In 1955, the Ninety-Eight convertible again carried the Starfire badge on the upper part of its front fenders. Statistically, the 1955 Starfire remained largely the same, but a mild restyling produced a more oval shaped grille opening and flashier side chrome and two-toning. Base price rose slightly to $3,276, and production of the most expensive 1955 Olds expanded to 9,149.
For 1956, the Starfire nameplate continued to be used exclusively on the Ninety-Eight convertible. STARFIRE was spelled out in chrome letters on the lower portion of the front fender. Listing at $3,380, the 1956 Starfire was the rarest Ninety-Eight offered; only 8,581 were built.
A power steering system built by Saginaw Gear became standard equipment on all Ninety-Eight models, and more conservative side trim allowed for attractive two-toning on the 1956 Starfire convertibles.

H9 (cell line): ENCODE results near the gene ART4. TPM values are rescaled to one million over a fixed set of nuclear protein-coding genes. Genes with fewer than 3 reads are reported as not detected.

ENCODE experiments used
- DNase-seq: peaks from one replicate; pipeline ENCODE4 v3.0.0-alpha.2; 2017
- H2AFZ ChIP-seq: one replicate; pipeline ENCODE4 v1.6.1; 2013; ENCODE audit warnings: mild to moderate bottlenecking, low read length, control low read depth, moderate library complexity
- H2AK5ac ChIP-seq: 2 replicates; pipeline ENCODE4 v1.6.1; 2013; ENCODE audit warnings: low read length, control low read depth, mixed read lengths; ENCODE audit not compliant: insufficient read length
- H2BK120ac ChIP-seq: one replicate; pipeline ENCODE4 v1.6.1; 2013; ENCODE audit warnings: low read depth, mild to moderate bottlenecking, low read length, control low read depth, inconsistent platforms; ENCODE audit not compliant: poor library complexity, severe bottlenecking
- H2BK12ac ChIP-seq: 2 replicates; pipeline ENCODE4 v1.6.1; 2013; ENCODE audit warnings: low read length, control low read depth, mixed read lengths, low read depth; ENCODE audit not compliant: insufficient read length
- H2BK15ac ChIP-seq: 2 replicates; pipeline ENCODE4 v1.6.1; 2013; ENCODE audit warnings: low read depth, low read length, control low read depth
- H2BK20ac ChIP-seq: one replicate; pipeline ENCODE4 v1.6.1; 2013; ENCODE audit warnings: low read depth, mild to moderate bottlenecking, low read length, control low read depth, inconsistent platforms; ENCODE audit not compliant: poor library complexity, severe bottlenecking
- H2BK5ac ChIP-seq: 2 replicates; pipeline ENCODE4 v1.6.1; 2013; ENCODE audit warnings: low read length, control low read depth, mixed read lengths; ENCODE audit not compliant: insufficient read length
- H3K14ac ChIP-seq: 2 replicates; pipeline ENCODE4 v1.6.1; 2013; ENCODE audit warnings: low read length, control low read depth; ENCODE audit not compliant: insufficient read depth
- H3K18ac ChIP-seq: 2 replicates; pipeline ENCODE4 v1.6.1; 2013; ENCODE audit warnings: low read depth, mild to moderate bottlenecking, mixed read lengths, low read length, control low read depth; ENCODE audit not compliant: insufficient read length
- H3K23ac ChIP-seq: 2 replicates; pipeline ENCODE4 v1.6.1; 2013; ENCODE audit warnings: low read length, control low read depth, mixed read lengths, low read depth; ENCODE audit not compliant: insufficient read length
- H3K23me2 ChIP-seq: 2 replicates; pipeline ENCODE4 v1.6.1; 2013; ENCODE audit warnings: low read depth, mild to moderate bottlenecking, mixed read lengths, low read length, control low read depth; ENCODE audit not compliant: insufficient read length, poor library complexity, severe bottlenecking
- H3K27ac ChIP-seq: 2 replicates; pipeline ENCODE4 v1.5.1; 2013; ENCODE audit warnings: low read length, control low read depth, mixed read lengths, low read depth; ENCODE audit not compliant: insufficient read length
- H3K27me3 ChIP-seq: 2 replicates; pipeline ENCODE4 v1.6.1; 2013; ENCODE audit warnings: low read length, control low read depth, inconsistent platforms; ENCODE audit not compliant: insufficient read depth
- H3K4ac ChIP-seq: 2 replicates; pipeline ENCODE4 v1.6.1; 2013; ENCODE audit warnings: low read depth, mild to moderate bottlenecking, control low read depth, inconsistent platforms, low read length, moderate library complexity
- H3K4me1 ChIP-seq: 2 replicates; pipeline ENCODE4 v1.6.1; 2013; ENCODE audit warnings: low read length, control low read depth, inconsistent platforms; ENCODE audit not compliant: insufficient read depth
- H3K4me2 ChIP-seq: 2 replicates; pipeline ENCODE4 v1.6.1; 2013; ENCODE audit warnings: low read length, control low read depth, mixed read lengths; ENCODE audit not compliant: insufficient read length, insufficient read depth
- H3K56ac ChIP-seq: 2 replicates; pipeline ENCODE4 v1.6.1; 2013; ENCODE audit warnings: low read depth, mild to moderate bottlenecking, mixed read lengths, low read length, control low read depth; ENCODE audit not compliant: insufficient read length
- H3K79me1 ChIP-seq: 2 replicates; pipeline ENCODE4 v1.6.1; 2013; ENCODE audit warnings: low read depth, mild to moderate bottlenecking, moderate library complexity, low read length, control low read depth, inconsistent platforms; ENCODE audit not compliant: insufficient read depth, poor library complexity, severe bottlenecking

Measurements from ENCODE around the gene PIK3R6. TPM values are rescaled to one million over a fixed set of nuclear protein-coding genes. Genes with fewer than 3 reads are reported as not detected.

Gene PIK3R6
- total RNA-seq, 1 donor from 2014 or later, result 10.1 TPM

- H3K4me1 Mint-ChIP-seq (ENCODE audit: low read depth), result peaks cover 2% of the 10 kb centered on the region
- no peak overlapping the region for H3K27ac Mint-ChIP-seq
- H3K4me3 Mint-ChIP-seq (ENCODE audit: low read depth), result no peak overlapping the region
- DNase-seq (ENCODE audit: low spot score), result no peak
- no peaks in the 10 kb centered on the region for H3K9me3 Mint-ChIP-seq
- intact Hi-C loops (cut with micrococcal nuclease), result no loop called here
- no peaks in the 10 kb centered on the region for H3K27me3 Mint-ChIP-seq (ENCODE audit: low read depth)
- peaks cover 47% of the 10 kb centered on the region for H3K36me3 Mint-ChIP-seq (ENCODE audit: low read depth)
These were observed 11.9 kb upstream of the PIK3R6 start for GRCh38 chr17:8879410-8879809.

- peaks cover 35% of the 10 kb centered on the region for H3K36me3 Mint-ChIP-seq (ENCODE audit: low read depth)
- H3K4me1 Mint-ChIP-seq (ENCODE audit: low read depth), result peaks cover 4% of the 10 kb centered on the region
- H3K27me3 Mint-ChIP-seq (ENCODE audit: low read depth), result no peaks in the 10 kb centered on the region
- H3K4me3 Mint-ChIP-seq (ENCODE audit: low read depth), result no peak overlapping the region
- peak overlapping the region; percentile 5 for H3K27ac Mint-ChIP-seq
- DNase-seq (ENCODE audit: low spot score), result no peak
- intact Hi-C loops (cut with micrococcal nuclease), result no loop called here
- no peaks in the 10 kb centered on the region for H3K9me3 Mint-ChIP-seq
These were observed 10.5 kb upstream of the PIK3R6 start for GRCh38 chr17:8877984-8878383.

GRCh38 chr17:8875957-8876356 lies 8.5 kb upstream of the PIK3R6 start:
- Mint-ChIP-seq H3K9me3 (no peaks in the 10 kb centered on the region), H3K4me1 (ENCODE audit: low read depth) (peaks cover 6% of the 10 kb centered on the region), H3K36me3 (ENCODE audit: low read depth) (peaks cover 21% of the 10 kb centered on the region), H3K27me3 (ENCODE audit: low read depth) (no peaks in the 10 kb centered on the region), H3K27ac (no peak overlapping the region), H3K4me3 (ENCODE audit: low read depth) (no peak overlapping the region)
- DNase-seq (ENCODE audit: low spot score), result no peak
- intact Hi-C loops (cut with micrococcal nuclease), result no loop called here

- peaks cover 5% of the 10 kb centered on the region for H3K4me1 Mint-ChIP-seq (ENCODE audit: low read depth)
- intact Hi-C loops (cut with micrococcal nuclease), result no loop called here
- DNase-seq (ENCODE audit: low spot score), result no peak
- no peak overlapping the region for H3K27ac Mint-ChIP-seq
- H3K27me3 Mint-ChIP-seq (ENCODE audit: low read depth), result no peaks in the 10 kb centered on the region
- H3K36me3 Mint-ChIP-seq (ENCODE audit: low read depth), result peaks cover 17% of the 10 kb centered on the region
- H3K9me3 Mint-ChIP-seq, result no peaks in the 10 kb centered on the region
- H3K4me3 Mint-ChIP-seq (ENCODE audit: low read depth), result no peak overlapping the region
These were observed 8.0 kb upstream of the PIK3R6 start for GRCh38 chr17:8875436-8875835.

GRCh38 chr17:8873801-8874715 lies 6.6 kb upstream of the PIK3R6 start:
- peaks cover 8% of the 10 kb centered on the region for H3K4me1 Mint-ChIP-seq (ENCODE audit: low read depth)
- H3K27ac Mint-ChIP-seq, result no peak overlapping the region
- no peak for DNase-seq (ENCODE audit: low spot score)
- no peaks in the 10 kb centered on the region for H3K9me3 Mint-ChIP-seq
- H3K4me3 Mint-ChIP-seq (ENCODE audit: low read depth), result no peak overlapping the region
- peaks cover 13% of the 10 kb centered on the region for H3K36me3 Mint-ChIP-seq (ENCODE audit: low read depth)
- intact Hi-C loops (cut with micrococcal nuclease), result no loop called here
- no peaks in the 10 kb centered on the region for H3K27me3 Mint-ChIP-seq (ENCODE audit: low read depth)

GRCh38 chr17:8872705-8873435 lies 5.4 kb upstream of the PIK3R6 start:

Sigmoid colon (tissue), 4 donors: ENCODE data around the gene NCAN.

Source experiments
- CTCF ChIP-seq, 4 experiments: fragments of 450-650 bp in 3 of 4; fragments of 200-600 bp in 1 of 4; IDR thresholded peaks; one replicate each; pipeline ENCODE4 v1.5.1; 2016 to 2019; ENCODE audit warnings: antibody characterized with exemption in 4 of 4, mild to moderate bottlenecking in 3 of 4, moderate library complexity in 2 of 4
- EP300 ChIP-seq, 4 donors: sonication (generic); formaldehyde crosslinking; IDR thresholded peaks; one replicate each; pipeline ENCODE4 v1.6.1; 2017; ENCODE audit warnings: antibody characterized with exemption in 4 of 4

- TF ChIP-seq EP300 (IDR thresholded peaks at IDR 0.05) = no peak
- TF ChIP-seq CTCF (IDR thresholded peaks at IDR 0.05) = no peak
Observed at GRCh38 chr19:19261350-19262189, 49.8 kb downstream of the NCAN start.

In 1957, Oldsmobile expanded the Starfire nameplate to all four Ninety-Eight models: convertible, four-door sedan, and two- and four-door hard-tops. The standard equipment list expanded to include Jetaway Hydra-Matic transmission, Pedal-Ease power brakes, and Safety power steering. The popular mid-year J-2 tri-carb engine option could be had on any 1957 Starfire.
Because of the expanded lineup, production soared to 79,693 -- the best model year the Starfire nameplate would ever see. Curiously, after the success of the 1957 Starfire Ninety-Eights, Oldsmobile mothballed the Starfire name for three model years.
Curious how the Starfire name came back? Visit the next page and find out.